For some, film music composer, Alexandre Desplat is not the easiest listen. However, his graceful music is a child of elegance, refinery and musical balance not often experienced in our time. has There are admirable qualities at the heart of each and every work he produces, no matter how small-scale or quirky they might seem to some, and The Curious Case of Benjamin Button is no exception. His delicate motific and thematic elaboration in this score may be  more lightweight than usual but it is so very charming. It might require your close attention, for its well-hidden virtues don’t reveal themselves at a first hearing, but after further listening it reveals grace that captivates. The Curious Case of Benjamin Button is a tender work that breathes beauty through each little, fragile musical step, each one leading towards an emotionally charged finale, the latter carrying the trademarked qualities of Desplat’s thematic writing that truly touches the soul.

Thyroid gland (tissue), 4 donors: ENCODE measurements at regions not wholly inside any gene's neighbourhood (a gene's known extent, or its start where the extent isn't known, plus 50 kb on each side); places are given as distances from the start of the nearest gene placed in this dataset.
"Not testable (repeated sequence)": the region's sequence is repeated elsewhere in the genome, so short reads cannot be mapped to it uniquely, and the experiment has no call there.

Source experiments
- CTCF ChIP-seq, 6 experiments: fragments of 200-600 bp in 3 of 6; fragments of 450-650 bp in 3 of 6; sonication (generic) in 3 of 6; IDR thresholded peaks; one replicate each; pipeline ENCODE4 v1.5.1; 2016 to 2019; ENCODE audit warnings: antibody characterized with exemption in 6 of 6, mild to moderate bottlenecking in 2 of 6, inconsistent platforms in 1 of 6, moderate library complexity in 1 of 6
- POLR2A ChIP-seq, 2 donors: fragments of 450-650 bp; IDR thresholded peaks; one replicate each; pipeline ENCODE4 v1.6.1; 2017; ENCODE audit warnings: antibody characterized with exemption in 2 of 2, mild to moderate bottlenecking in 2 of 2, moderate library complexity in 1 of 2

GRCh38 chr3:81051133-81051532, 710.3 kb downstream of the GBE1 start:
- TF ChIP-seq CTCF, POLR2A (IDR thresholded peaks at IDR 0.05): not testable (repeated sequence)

James Newton Howard

Colosseum VSD (CVS) 6901.2 [50:07]


James Newton Howard is undeniably one of the most important and one of the few remaining real leading film music artists;  one of those composers who always tries to keep one step ahead to create musical works that venture beyond the norm, setting him apart from the less talented. Whilst several well-known composers might often get away with correspondingly uninteresting scores for mediocre films, James Newton Howard, with very few exceptions, creates classy works of art each and every time. His music carries a well-identified musical character and melodic depth that truly recalls the best of past eras of the genre. When he teams with director M. Night Shyamalan in particular, his work is guaranteed pure gold. Thus, The Happening is another impressive addition to an already inspired career. The score travels through well crafted and particularly intense orchestral horror mammoths to moments of unrestrained emotion. Such an example is the cue ‘Be with you’, which, along with Johan Söderqvist’s ‘Eli’s Theme’ and ‘Let the Right One In’ from Let the Right One In, make up this year's most outstanding single compositions in the film music medium.